Thursday, September 27, 2007

Scripture and Confession

Thoughts on the relationship between Scripture and Confessional statements from W. G. T. Shedd, quoted by D. G. Hart over at De Regno Christi:

Of course Scripture is the only infallible rule of faith. But this particular way of appealing to Scripture is specious and fallacious...this kind of appeal to Scripture is only an appeal to Scripture as the reviser understands it.

“Scripture” properly means the interpretation of Scripture; that is, the contents of Scripture as reached by human investigation and exegesis. Creeds, like commentaries, are Scripture studied and explained, and not the mere abstract and unexplained book as it lies on the counter of the Bible House.

The infallible Word of God is expounded by the fallible mind of man, and hence the variety of expositions embodied in the denominational creeds. But every interpreter claims to have understood the Scriptures correctly, and, consequently, claims that his creed is Scriptural, and if so, that it is the infallible truth of God.

The Arminian appeals to the Articles of Wesley as the rule of faith, because he believes them to be the true explanation of the inspired Bible. . . . The Calvinist appeals to the creeds of Heidelberg, Dort, and Westminster as the rule of faith, because he regards them as the accurate exegesis of the revealed Word of God. By the ‘Bible’ these parties, as well as all others who appeal to the Bible, mean their understanding of the Bible.

There is no such thing as that abstract Scripture to which the revisionist of whom we are speaking appeals; that is, Scripture apart from any and all interpretation of it. When, therefore, the advocate of revision demands that the Westminster Confession be “conformed to Scripture,” he means conformation to Scripture as he and those like him read and explain it.

It is impossible to make abstract Scripture the rule of faith for either an individual or a denomination. No Christian body has ever subscribed to the Bible merely as a printed book. A person who should write his name on the blank leaf of the Bible and say that his doctrinal belief was between the covers, would convey no definite information as to his creed.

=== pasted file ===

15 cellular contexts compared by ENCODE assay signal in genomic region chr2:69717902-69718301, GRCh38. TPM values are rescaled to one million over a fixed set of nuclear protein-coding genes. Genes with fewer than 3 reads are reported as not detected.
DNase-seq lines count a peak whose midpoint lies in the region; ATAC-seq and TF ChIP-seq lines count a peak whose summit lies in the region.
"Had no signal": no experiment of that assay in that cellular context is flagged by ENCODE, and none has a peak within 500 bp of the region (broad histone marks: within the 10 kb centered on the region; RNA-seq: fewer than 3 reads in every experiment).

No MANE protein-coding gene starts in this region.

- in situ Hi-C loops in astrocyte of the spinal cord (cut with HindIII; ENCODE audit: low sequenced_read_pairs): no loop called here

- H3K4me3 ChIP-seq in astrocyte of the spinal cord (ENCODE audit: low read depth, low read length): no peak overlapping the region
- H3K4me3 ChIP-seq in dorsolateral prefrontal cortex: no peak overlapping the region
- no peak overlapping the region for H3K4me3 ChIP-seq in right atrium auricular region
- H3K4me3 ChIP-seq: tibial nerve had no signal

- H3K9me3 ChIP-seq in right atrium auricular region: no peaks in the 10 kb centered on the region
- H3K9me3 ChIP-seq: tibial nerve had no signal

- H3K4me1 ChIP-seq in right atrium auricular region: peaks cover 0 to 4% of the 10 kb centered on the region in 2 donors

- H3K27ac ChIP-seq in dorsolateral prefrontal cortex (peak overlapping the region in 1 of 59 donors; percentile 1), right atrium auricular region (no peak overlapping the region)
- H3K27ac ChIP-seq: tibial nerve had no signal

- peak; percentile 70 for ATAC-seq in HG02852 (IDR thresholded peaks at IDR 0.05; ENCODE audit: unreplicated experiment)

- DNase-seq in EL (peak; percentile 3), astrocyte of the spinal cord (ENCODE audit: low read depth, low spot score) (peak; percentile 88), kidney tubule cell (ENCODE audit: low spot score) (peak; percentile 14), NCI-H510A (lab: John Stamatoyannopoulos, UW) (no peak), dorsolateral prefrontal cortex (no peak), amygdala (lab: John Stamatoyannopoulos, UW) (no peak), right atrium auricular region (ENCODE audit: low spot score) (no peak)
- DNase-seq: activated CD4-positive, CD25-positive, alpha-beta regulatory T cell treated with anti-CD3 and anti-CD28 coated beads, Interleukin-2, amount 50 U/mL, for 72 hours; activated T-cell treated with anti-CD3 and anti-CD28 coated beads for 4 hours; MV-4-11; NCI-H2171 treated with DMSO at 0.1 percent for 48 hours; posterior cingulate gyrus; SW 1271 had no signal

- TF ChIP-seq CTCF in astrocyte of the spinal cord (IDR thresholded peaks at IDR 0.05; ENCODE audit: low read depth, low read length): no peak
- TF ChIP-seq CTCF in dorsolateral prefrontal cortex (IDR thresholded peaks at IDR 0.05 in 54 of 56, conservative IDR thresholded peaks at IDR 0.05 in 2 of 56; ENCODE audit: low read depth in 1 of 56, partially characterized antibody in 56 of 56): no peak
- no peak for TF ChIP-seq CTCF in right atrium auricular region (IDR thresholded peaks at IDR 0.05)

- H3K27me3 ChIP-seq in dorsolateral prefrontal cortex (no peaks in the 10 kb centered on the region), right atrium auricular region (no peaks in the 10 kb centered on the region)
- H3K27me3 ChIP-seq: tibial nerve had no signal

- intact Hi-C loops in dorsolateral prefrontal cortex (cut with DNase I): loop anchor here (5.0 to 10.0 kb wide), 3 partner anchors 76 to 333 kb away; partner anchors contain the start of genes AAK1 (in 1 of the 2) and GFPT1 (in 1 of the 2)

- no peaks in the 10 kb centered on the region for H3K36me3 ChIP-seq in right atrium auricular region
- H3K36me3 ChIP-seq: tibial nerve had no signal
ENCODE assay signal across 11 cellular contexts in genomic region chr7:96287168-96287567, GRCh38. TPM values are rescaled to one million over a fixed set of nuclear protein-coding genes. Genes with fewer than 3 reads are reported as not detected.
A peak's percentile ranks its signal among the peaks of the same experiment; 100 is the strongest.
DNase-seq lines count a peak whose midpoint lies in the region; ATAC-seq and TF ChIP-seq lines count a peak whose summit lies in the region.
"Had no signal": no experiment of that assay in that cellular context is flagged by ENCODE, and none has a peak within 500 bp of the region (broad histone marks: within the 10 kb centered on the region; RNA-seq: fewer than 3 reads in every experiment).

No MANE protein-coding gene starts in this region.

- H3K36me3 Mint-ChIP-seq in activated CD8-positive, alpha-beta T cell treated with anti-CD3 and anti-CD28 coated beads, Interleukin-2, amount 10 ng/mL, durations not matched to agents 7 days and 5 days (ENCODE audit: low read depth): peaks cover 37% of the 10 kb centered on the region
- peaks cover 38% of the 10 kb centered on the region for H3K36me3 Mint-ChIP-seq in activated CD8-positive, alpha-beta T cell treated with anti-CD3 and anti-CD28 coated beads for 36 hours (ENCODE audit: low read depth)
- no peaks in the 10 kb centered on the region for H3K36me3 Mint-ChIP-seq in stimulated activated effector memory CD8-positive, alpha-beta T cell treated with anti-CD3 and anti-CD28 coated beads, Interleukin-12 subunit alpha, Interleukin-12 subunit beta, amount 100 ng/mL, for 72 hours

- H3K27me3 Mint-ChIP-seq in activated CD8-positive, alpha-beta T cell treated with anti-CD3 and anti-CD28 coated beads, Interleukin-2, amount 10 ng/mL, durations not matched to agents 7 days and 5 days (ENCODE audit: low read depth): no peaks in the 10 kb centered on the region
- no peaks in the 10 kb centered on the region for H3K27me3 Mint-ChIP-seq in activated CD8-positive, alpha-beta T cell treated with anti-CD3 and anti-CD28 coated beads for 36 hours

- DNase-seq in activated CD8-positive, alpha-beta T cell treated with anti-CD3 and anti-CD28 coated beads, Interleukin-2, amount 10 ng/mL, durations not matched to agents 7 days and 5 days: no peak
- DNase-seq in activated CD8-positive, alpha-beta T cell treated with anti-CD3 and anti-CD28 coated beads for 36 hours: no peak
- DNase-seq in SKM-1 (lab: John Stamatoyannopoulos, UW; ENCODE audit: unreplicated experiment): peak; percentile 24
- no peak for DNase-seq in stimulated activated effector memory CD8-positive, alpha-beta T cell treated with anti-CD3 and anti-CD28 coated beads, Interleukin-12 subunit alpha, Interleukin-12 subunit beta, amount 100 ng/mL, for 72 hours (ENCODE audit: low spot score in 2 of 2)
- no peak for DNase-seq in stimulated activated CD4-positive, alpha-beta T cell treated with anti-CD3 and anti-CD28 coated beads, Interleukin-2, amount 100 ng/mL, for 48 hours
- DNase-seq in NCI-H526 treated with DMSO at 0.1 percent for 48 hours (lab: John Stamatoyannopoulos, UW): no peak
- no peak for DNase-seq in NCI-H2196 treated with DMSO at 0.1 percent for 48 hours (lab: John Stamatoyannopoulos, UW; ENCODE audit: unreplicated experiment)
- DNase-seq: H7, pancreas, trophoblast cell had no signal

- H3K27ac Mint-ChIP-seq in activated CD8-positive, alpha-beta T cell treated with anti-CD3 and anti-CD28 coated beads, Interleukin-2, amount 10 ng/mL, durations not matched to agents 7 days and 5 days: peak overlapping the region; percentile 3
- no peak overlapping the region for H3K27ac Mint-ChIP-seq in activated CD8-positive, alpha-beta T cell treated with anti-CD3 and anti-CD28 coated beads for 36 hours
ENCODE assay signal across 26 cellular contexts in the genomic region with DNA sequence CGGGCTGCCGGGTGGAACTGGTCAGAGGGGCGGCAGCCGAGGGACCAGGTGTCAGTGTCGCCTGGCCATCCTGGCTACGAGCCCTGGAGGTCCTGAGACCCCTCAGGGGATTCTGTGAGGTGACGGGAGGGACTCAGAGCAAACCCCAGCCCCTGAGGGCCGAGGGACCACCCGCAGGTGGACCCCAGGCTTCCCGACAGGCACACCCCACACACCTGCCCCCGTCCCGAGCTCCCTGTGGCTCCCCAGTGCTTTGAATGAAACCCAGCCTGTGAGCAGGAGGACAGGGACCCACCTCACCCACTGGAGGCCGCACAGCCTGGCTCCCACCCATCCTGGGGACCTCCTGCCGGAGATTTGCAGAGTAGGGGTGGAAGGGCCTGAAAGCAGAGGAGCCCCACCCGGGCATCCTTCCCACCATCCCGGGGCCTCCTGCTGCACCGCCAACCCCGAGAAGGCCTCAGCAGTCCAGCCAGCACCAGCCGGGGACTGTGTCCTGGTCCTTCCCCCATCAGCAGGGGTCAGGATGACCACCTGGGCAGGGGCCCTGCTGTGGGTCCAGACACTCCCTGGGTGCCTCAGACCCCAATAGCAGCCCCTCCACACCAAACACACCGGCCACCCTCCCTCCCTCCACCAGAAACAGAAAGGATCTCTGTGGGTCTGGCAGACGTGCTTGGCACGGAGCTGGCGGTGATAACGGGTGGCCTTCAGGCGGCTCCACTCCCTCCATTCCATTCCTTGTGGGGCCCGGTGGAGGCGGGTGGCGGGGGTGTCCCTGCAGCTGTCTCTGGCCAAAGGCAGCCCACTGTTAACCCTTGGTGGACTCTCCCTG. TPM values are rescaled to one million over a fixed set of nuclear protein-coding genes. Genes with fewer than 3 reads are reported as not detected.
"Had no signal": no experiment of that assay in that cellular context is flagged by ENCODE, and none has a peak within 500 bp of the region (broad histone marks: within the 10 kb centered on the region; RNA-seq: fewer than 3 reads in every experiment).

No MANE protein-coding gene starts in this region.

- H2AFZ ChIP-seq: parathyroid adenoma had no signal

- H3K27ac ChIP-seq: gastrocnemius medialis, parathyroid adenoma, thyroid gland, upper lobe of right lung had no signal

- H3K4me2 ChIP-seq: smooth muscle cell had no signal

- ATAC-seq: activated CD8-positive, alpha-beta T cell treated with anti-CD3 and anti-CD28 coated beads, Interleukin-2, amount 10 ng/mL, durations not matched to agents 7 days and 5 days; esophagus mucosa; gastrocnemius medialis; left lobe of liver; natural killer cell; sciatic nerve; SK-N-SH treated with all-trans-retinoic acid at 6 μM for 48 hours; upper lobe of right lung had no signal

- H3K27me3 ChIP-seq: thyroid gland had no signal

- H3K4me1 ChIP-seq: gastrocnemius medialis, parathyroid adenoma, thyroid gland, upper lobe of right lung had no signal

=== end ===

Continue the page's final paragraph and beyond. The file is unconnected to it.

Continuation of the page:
John M. Frame said...

Hart thinks it is impossible for the Bible itself to correct our idea of what the Bible says. Therefore it cannot correct the confessions and creeds-- our church's idea of what the Bible says. That is Roman Catholicism, pure and simple.

Martin Downes said...

Professor Hart is of age, he can answer that comment himself (whether he has ever perused this blog is a matter unknown to me).

Dave K said...

John Frame hears Catholicism in that statement, I also hear the objections of a million non-Christians to the authority of scripture.

Also, while I understand the point Hart is trying to make, when he says:

"When, therefore, the advocate of revision demands that the Westminster Confession be 'conformed to Scripture,' he means conformation to Scripture as he and those like him read and explain it."

I can't help thinking that the same could be said of confessions i.e.:

"When, therefore, the someone advocates conforming any doctrine with the demands that the Westminster Confession makes he means nothing other than conforming doctrine to the WCF as he and those like him read and explain it."

I also wonder would there have ever been a Reformation with the attitude Hart advocates...

Surely there must be a third way between individualised interpretations of Scripture and an unassailable authority of the creeds...

Don’t worry I’m not expecting an answer, but I would be interested to know what you think Martin. Do you agree with Hart?

Martin Downes said...

Dave K,

You have to ask whether there would have been a Reformation without the Greek New Testament. After all with an inaccurate translation it was no wonder that the doctrine and practice of the church was wrong ("do penance" instead of repentance, and justification understood as "make just" rather than "declared just").

That said the Reformers and their successors received the earlier formulations concerning the person of Christ and the doctrine of the Trinity as exegetically accurate and faithful to Scripture.

Dave K said...

Thanks for your response Martin.

I agree with what you say, but I am not sure how it relates to how we should relate confessional statements and scripture.

Martin Downes said...

I'll see if I can get to that bit tomorrow

Dave K said...

I'll look forward to it.


the postmortem said...

As much as I see the point that the page itself does no good if it is not read...I confess the interpretations of man can never reach the status of "Scripture" or the like. In fact, the Bible can and does speak for itself. There are many places where Scripture itself is named as an active agency, or a text which is to be consulted as a final authority, rather than a means to the truth.

Consider Isaiah 8:20 "To the law and to the testimony! If they do not speak according to this word, it is because they have no dawn." Surely the Bible makes its own propositions which are clear enough to men in and of themselves?

And Hebrews 4:12 "For the word of God is living and active and sharper than any two-edged sword, and piercing as far as the division of soul and spirit, of both joints and marrow, and able to judge the thoughts and intentions of the heart." Certainly the text itself has enough clear truth to convict the heart?

The one "human" element I will concede is the benefit of the hearing of it, rather than merely reading it. 1 Timothy 4:13 "Until I come, devote yourself to the public reading of Scripture, to exhortation, to teaching."

Thanks for your blog, though. I enjoy it so much I linked to it on my website. Keep it up!